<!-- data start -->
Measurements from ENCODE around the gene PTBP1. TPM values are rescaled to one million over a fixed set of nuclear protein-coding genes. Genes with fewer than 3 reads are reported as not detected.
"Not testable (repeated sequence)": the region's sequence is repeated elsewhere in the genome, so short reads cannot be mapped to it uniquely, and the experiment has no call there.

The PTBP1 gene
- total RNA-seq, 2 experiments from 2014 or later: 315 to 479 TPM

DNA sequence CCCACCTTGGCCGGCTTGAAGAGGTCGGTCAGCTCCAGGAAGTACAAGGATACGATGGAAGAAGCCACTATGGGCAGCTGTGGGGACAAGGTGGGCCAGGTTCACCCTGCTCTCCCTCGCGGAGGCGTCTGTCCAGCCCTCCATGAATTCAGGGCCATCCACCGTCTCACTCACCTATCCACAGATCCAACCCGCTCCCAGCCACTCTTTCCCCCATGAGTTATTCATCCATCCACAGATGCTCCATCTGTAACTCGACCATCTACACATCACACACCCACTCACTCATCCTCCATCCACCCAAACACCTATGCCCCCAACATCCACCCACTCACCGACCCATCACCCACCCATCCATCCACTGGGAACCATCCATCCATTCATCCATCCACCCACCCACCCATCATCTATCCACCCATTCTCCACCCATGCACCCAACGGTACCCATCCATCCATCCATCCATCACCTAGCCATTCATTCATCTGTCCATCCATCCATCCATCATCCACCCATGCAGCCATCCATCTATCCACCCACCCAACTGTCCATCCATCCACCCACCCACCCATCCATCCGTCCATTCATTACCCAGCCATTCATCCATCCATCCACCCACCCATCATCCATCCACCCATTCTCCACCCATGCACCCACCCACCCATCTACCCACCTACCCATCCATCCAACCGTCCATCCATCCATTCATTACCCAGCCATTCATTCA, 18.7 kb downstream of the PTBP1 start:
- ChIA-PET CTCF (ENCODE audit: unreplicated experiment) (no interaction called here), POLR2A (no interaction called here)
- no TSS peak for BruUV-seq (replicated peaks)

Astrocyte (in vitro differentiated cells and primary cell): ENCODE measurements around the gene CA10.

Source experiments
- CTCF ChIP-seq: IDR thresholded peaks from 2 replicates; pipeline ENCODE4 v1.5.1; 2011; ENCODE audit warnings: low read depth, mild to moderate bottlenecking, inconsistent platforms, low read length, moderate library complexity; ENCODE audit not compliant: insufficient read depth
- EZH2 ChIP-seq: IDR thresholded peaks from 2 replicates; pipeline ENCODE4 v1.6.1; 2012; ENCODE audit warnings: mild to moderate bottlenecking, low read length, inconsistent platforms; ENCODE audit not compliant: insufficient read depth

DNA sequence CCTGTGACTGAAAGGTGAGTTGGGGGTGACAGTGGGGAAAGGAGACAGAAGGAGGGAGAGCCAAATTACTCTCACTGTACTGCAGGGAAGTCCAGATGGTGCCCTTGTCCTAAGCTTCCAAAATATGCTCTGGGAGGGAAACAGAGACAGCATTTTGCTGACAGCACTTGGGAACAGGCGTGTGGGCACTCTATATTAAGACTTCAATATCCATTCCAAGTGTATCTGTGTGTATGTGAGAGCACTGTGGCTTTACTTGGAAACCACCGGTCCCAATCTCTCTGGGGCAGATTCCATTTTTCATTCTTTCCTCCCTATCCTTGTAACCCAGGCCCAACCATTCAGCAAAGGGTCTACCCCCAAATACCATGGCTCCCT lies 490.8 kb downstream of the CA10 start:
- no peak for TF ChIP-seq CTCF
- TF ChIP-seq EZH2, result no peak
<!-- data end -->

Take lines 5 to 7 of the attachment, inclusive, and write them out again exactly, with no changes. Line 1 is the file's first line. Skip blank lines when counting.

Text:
DNA sequence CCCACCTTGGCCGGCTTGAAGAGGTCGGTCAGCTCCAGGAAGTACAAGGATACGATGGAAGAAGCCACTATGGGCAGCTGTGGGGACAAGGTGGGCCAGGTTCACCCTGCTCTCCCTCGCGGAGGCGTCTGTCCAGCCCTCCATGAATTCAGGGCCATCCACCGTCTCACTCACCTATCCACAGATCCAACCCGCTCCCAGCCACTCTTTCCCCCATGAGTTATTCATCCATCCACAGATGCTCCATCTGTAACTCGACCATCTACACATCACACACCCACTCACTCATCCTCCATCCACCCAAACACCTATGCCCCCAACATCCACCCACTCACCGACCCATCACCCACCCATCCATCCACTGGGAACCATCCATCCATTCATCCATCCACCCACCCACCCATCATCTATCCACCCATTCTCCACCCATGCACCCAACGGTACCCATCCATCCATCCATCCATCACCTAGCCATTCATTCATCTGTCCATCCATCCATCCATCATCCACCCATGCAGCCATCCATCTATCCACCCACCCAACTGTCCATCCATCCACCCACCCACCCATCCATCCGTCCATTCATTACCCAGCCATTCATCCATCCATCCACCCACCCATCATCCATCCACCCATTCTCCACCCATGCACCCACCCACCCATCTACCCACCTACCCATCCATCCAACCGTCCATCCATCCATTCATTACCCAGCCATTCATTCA, 18.7 kb downstream of the PTBP1 start:
- ChIA-PET CTCF (ENCODE audit: unreplicated experiment) (no interaction called here), POLR2A (no interaction called here)
- no TSS peak for BruUV-seq (replicated peaks)